Use this URL to cite or link to this record in EThOS:
Title: Classicism, Christianity and Ciceronian academic scepticism from Locke to Hume, c.1660-c.1760
Author: Stuart-Buttle, Tim
Awarding Body: University of Oxford
Current Institution: University of Oxford
Date of Award: 2013
Availability of Full Text:
Access from EThOS:
Full text unavailable from EThOS. Restricted access.
Access from Institution:
This study explores the rediscovery and development of a tradition of Ciceronian academic scepticism in British philosophy between c.1660-c.1760. It considers this tradition alongside two others, recently recovered by scholars, which were recognised by contemporaries to offer opposing visions of man, God and the origins of society: the Augustinian-Epicurean, and the neo-Stoic. It presents John Locke, Conyers Middleton and David Hume as the leading figures in the revival of the tradition of academic scepticism. It considers their works in relation to those of Anthony Ashley Cooper, third earl of Shaftesbury, and Bernard Mandeville, whose writings refashioned respectively the neo-Stoic and Augustinian-Epicurean traditions in influential ways. These five individuals explicitly identified themselves with these late Hellenistic philosophical traditions, and sought to contest and redefine conventional estimations of their meaning and significance. This thesis recovers this debate, which illuminates our understanding of the development of the ‘science of man’ in Britain. Cicero was a central figure in Locke’s attempt to explain, against Hobbes, the origins of society and moral consensus independent of political authority. Locke was a theorist of societies, religious and civil. He provided a naturalistic explanation of moral motivation and sociability which, drawing heavily from Cicero, emphasised the importance of men’s concern for the opinions of others. Locke set this within a Christian divine teleology. It was Locke’s theologically-grounded treatment of moral obligation, and his attack on Stoic moral philosophy, that led to Shaftesbury’s attempt to vindicate Stoicism. This was met by Mandeville’s profoundly Epicurean response. The consequences of the neo-Epicurean and neo-Stoic traditions for Christianity were explored by Middleton, who argued that only academic scepticism was consistent with Christian belief. Hume explored the relationship between morality and religion with continual reference to Cicero. He did so, in contrast to Locke or Middleton, to banish entirely moral theology from philosophy.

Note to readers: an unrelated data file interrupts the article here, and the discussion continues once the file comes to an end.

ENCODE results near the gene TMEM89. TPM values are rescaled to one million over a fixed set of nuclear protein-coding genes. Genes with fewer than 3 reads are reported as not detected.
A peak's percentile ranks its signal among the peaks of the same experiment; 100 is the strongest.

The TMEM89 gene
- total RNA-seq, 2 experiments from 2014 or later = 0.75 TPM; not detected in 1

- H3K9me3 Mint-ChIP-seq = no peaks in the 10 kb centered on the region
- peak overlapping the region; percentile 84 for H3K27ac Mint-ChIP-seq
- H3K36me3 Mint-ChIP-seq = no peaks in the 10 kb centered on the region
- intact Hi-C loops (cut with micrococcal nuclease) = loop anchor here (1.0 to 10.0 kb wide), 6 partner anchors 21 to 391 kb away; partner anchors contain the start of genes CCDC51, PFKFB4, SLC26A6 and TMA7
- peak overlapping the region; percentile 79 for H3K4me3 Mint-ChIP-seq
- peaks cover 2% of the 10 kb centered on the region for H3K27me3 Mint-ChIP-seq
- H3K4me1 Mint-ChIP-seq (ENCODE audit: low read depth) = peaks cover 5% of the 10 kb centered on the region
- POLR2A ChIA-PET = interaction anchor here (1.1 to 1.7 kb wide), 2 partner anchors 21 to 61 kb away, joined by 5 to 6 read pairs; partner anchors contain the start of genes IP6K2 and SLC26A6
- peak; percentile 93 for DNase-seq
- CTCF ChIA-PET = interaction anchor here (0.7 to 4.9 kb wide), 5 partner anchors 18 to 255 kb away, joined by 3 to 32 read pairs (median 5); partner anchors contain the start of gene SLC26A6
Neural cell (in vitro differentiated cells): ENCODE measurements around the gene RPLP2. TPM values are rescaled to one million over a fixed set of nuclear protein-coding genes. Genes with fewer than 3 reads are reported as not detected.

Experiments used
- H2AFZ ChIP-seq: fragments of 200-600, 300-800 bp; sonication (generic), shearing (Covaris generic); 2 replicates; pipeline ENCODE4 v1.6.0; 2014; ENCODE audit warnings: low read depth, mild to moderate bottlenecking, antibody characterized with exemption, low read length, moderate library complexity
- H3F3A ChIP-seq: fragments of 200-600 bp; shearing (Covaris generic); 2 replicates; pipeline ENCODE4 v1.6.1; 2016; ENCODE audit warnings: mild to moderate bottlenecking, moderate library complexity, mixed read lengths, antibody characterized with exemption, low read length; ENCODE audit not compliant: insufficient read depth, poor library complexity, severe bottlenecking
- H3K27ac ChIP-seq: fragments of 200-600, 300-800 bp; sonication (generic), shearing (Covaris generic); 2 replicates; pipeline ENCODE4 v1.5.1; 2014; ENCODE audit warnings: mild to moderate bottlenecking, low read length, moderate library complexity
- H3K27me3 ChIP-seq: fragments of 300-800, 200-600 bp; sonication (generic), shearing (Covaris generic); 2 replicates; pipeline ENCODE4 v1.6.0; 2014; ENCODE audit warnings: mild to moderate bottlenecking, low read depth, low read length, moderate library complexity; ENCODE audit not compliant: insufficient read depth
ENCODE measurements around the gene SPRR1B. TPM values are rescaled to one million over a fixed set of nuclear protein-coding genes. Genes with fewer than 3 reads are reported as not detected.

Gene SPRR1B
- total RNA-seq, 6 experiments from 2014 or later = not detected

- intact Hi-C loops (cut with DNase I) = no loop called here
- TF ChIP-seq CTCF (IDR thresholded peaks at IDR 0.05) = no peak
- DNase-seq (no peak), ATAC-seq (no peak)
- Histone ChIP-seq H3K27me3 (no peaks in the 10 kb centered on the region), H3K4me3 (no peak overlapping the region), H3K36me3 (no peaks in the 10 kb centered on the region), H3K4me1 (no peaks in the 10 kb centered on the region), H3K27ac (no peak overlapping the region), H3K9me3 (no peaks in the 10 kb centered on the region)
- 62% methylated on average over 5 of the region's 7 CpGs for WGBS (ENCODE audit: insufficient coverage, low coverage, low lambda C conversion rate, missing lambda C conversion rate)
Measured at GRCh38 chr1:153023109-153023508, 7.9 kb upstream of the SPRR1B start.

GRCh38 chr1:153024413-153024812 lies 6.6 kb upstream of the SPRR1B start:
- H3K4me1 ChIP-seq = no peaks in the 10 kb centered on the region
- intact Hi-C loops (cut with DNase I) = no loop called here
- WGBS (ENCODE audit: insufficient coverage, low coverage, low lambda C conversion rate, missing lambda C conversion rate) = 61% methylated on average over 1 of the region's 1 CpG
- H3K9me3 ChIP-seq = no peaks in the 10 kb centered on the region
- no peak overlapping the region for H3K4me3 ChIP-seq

Supervisor: Robertson, John; Harris, Bob Sponsor: Not available
Qualification Name: Thesis (Ph.D.) Qualification Level: Doctoral
EThOS ID:  DOI: Not available
Keywords: Early Modern Britain and Europe ; Eighteenth-Century Britain and Europe ; Intellectual History ; Ethics (Moral philosophy) ; Ancient philosophy ; Practical ethics ; Specific philosophical schools ; Christianity and Christian spirituality ; Religions of antiquity ; Philosophy,psychology and sociology of religion ; Social anthropology ; Political ideologies ; Religious thought ; seventeenth century ; eighteenth century ; Christian ethics ; intellectual life ; secular ethics ; political science ; history ; philosophy ; classical reception ; Locke ; Shaftesbury ; Mandeville ; Middleton ; Hume ; Cicero